All ETDs from UAB

Advisory Committee Chair

Tonya Perry

Advisory Committee Members

Courtney C Bentley

Tracey T Flores

Jenna Lachenaye

Josephine Prado

Document Type

Dissertation

Date of Award

2021

Degree Name by School

Doctor of Philosophy (PhD) School of Education

Abstract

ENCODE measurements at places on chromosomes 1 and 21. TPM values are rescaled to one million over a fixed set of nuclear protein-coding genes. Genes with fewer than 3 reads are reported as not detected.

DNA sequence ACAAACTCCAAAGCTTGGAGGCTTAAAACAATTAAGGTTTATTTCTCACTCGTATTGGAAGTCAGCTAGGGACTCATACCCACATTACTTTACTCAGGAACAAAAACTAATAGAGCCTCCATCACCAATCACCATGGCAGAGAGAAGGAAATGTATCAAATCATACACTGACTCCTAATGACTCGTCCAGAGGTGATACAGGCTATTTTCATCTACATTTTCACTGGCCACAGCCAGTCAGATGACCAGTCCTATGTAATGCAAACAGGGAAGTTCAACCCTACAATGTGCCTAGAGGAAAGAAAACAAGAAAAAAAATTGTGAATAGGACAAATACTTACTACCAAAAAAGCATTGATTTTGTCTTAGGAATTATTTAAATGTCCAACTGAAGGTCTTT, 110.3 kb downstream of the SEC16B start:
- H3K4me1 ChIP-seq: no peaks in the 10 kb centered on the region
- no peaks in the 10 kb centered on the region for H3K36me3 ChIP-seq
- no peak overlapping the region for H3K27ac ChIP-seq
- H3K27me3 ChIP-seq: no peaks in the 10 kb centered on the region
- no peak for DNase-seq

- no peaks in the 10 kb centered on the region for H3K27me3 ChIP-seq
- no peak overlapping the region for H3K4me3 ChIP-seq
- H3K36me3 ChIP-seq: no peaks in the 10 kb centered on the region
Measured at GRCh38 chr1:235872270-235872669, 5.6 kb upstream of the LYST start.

This narrative ethnographic research study focused on the personal and schooling stories and counter-stories of three Latina teachers living and teaching in the Deep South. Using three contemporary young adult literature texts written by Latina authors, this three-month short term narrative ethnographic study sought to explore the lived experiences of three Latina teachers in the Deep South by way of testimonios (Espino, Munoz, and Kiyama, 2010) imbued with muxerista portraiture (Flores, 2017). The theoretical frameworks of LatCrit in education (Solorzano & Yosso, 2001) and Chicana/Latina Feminism guided every aspect of this study, which occurred during the global COVID-19 pandemic. Both frameworks centered race and racism, the participants’ experiential knowledge, Latina voices, and the multiplicity of hybrid identities (Anzaldua, 2015). In addition, both frameworks foregrounded the intersectionalities of gender, race, language, colorism, citizenship, and assimilation. Chicana/Latina Feminism and muxerista portraiture, which “aims to paint [written] portraits committed to social justice and challenging all forms of subordination” (Flores, 2017, p. 2), also allowed me to rely on my own Latina cultural intuition (Delgado Bernal, 1998, 2016) to develop three participant testimonios. Data collection included three book pláticas/talks, three altered book tasks completed at the end of each book plática, three individual in-depth interviews, a pre and post questionnaire, and researcher ethnographic field notes. This study disrupted traditional methodological and research paradigms by centering cultural trenzas/braids (Montoya, 1994) that focused on the lived experiences of the Latina teacher participants, including their linguistic and cultural attributes. Findings included three predominant themes in the narrative stories shared by the participants, namely: being grounded by family (i.e., especially strong women and stories of cariño y amor/caring and love); belongingness (e.g., stories of being othered, grief from linguistic and racial violence, and yearning for home), and empowerment (e.g., from being bilingual and gaining an increased awareness and understanding from the young adult literature texts).

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